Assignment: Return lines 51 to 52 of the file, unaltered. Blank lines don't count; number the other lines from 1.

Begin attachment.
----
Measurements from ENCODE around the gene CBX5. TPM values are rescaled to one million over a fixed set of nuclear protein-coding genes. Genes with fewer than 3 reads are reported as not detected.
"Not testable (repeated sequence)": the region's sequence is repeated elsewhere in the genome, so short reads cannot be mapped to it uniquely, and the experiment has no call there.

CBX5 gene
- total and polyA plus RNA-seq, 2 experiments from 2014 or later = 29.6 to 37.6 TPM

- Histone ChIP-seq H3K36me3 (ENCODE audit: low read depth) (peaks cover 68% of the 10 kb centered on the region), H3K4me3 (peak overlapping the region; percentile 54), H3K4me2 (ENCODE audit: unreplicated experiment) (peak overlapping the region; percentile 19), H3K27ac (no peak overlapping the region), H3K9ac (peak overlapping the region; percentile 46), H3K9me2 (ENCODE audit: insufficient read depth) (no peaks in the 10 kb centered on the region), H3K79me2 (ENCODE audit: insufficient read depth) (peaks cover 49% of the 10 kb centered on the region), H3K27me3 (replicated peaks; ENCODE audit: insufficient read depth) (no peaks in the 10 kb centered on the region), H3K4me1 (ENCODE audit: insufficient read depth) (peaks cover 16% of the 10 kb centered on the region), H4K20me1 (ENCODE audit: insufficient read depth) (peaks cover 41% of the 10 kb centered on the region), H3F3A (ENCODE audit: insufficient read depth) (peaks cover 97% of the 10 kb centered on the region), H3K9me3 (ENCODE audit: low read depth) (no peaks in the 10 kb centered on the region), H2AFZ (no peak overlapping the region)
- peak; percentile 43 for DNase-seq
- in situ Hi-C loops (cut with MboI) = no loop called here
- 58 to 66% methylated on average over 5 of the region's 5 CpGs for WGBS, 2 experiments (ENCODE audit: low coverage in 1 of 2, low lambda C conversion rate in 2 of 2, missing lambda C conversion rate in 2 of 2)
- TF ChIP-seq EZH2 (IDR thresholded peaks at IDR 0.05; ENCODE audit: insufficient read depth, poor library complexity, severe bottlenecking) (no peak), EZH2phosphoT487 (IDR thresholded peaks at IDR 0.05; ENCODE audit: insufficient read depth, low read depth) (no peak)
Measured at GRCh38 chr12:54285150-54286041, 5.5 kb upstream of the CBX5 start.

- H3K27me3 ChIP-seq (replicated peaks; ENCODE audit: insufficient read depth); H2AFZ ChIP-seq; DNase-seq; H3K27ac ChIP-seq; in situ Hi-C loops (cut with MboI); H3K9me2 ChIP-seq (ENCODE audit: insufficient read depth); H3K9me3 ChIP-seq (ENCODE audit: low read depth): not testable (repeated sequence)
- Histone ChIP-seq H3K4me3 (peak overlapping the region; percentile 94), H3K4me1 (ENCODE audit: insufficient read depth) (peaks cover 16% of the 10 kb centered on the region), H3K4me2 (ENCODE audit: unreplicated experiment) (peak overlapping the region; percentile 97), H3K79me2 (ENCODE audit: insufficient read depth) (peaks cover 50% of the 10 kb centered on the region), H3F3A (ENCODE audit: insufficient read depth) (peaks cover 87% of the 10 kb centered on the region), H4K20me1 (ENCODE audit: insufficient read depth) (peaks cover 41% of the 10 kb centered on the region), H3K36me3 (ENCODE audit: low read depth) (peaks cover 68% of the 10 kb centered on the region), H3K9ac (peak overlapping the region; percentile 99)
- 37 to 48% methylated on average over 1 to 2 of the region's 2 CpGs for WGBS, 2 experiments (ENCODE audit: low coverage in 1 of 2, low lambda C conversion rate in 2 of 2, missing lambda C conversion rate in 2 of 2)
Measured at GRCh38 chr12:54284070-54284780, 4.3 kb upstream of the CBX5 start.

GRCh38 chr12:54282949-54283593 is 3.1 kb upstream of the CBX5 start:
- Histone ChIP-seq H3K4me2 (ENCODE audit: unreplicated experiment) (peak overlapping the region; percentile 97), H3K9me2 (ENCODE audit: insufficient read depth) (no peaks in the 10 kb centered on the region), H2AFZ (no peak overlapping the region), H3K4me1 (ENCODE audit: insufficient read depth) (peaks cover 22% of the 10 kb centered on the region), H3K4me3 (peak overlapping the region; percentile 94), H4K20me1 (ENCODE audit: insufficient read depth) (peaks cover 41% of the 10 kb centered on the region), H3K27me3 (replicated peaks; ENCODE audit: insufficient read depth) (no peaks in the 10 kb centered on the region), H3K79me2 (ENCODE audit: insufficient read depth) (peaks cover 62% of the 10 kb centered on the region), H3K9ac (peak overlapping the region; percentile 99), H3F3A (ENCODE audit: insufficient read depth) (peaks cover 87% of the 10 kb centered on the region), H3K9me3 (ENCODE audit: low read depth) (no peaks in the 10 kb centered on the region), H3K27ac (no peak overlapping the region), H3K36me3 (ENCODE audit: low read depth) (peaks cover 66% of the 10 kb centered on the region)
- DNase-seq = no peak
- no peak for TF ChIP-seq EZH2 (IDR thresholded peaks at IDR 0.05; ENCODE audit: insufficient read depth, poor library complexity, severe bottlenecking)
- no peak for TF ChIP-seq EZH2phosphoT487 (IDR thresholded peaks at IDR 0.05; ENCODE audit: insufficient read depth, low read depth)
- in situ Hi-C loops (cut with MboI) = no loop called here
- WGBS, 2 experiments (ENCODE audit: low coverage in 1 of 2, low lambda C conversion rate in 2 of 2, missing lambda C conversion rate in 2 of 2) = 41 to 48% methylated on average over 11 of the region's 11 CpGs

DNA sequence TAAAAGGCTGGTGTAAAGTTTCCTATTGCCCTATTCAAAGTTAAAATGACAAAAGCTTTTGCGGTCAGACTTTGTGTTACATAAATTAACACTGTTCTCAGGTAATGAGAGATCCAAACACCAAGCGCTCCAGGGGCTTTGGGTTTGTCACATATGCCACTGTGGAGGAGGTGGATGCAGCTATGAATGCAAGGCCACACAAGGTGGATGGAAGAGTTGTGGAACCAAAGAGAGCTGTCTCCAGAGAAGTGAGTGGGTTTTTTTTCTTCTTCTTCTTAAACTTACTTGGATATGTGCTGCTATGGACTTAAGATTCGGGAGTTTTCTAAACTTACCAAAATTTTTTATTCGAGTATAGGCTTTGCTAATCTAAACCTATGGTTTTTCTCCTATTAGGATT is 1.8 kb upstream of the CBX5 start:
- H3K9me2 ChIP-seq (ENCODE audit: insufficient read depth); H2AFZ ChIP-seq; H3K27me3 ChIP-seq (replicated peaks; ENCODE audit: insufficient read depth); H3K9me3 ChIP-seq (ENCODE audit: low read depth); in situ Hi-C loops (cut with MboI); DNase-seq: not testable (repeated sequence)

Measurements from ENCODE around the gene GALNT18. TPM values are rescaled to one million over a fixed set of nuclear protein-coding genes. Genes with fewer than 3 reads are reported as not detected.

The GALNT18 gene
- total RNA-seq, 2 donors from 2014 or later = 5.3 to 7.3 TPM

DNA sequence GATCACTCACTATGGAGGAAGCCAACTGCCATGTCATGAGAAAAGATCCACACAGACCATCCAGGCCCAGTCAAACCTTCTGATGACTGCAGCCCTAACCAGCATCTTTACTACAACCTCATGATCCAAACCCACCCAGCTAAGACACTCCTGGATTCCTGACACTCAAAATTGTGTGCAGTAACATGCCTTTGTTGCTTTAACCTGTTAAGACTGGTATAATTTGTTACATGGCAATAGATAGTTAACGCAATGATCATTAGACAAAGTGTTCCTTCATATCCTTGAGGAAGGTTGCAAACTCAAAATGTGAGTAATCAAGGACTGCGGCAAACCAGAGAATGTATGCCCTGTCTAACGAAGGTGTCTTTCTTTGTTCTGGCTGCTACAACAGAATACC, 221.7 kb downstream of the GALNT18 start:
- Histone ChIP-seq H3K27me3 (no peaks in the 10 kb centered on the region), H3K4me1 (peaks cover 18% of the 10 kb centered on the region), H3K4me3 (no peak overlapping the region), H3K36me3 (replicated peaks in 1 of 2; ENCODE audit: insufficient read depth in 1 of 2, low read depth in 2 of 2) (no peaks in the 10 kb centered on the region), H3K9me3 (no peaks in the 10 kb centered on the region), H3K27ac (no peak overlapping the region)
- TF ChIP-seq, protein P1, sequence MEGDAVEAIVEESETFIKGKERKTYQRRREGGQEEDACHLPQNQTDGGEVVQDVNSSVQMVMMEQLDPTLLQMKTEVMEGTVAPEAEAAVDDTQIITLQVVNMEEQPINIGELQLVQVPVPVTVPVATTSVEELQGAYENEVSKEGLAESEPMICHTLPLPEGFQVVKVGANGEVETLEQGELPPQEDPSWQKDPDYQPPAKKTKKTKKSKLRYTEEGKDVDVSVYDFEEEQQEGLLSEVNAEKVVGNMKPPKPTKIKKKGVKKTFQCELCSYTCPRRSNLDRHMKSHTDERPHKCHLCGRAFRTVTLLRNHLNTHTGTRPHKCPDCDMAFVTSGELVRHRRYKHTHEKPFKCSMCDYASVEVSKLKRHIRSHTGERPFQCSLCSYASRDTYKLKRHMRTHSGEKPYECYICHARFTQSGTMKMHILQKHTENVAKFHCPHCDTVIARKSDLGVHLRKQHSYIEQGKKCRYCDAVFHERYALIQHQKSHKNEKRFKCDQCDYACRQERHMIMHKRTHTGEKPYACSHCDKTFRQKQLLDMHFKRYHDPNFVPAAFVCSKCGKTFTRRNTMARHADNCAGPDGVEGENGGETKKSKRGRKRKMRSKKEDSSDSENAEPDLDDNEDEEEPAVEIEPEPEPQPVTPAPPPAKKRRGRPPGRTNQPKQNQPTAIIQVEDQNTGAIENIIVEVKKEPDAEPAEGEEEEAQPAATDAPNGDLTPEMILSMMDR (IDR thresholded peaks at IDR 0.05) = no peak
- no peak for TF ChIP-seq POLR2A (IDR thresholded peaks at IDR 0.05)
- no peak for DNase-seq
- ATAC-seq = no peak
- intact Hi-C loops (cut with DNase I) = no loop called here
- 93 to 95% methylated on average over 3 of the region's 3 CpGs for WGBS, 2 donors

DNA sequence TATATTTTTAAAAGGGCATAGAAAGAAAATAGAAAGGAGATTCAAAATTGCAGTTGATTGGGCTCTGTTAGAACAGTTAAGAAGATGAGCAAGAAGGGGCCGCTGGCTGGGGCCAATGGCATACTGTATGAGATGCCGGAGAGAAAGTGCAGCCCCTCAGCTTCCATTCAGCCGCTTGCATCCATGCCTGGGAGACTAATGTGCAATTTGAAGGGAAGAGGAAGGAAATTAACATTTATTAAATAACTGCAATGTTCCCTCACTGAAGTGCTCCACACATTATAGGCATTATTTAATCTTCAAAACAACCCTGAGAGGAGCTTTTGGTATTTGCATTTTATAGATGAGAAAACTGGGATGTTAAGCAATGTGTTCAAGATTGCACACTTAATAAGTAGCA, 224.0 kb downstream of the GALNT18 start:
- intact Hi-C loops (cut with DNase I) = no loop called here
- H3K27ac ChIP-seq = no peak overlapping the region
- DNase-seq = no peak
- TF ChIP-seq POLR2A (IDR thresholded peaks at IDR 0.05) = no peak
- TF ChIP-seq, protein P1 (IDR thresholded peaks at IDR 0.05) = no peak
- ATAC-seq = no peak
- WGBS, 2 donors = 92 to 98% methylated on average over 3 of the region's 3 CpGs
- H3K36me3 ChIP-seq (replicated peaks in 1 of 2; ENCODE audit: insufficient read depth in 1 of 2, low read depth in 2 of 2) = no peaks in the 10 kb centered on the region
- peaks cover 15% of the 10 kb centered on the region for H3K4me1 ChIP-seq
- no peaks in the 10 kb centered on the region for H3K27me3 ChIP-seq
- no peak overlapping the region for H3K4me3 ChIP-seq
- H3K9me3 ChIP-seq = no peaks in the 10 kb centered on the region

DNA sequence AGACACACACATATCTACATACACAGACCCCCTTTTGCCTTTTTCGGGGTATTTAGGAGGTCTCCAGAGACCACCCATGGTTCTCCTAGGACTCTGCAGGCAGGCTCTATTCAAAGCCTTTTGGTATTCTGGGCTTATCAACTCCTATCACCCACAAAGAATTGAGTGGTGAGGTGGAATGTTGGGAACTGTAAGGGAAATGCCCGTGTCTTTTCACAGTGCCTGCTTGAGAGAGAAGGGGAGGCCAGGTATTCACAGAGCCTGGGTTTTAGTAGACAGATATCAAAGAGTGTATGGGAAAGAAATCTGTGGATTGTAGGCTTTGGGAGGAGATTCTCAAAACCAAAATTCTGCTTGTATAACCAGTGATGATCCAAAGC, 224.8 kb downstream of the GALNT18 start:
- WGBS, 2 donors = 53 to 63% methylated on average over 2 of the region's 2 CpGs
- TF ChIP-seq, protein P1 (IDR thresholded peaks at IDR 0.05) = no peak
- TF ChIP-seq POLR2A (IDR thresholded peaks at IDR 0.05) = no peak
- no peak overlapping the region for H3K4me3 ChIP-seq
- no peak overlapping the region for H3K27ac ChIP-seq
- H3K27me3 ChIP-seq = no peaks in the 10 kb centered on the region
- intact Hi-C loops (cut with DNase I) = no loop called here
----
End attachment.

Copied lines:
- TF ChIP-seq POLR2A (IDR thresholded peaks at IDR 0.05) = no peak
- no peak overlapping the region for H3K4me3 ChIP-seq